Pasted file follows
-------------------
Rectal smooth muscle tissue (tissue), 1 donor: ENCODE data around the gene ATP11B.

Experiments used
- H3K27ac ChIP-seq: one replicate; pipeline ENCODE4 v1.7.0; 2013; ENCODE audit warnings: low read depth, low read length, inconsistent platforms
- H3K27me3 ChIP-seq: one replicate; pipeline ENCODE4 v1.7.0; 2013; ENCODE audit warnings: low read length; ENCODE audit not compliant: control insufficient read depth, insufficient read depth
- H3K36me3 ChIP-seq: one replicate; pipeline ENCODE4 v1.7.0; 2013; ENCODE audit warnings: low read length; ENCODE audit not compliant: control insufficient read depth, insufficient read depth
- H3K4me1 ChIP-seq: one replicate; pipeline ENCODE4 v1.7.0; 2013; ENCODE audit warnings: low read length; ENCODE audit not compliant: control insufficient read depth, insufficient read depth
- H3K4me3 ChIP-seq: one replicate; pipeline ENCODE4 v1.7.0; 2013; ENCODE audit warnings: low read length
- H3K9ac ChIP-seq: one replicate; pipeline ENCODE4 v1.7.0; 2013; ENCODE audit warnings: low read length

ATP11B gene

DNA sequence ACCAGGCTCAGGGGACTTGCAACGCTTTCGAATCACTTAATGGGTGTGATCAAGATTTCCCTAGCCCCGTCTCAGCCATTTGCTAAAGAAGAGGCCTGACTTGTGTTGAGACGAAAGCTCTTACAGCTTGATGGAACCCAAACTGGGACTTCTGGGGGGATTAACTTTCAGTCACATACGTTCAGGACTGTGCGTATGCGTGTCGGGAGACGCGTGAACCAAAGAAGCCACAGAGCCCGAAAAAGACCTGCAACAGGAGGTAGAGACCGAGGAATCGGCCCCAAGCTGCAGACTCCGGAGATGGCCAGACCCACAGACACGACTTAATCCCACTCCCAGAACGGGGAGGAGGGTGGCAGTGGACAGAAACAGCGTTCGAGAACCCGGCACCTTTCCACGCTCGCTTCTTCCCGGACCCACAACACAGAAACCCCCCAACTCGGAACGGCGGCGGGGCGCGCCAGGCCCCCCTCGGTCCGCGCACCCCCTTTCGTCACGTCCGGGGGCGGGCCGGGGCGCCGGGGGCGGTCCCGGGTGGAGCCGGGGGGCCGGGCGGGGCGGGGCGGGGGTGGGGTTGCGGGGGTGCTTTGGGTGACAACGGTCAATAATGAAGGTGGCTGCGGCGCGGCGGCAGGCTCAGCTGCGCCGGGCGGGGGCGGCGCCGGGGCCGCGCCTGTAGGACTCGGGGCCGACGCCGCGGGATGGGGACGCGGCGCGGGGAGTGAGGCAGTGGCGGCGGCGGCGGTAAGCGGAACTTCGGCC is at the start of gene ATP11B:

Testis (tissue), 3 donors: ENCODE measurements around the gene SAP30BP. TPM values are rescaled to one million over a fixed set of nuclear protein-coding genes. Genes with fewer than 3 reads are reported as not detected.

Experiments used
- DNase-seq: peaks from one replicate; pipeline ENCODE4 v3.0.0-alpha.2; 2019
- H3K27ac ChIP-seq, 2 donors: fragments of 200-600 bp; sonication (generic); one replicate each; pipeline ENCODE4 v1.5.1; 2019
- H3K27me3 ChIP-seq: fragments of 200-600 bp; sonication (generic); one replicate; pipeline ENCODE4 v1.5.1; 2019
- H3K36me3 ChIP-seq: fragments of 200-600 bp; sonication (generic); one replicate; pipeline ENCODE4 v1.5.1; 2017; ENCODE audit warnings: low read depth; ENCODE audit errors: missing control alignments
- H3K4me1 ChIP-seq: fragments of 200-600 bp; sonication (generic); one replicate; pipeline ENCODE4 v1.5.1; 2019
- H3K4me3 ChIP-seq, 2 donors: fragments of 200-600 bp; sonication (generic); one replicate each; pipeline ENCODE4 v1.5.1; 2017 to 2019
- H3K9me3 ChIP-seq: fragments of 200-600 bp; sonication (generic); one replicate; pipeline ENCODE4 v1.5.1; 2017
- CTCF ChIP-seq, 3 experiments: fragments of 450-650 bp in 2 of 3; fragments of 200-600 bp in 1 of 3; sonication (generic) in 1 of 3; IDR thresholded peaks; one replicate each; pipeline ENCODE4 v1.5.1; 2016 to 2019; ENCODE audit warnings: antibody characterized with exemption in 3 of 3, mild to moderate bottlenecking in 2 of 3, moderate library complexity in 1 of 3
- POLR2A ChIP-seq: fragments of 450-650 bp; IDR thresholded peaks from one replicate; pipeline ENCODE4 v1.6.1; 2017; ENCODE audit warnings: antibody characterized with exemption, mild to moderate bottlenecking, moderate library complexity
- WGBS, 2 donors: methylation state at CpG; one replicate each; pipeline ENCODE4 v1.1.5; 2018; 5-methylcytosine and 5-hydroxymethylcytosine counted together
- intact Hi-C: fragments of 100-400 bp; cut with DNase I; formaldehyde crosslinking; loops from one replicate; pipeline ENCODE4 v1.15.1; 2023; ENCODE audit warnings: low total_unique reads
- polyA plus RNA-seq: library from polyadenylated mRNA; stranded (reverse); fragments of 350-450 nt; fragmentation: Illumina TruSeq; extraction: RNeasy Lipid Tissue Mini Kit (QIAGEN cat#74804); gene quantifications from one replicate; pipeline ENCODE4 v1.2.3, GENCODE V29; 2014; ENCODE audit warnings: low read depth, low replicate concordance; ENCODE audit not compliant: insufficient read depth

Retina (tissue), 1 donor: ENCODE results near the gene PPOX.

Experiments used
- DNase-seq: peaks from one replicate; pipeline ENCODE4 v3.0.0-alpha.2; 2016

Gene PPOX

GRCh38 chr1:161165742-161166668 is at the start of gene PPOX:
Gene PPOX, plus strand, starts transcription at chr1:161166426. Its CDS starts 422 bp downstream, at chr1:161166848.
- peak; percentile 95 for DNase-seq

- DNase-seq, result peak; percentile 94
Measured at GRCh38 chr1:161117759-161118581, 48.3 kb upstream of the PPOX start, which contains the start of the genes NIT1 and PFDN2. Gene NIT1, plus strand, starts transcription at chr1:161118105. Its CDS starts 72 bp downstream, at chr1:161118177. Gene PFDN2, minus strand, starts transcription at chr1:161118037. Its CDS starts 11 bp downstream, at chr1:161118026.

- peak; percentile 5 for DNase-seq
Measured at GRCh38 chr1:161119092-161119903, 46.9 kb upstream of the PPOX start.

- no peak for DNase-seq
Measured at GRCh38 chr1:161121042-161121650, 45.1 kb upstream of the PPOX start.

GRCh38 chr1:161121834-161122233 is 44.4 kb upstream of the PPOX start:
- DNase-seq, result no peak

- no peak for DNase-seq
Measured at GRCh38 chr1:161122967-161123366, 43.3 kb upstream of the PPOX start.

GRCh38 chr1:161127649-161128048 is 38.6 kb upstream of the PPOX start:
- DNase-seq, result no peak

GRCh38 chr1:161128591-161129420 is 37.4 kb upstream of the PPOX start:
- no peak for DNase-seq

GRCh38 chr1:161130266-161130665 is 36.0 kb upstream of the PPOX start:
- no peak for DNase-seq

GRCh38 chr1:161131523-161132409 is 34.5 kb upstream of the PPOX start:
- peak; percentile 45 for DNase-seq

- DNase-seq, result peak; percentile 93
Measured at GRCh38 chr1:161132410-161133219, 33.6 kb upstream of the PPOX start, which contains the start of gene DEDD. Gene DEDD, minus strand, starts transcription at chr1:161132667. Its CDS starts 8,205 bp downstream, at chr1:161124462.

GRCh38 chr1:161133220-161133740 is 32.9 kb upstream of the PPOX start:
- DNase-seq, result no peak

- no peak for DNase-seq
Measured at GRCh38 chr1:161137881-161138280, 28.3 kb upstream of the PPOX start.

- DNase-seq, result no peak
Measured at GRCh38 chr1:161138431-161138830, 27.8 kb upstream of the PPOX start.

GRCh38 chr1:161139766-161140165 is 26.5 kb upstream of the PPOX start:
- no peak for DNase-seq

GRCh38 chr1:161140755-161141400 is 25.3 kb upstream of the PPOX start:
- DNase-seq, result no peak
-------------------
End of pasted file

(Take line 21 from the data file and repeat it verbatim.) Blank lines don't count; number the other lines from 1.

- POLR2A ChIP-seq: fragments of 450-650 bp; IDR thresholded peaks from one replicate; pipeline ENCODE4 v1.6.1; 2017; ENCODE audit warnings: antibody characterized with exemption, mild to moderate bottlenecking, moderate library complexity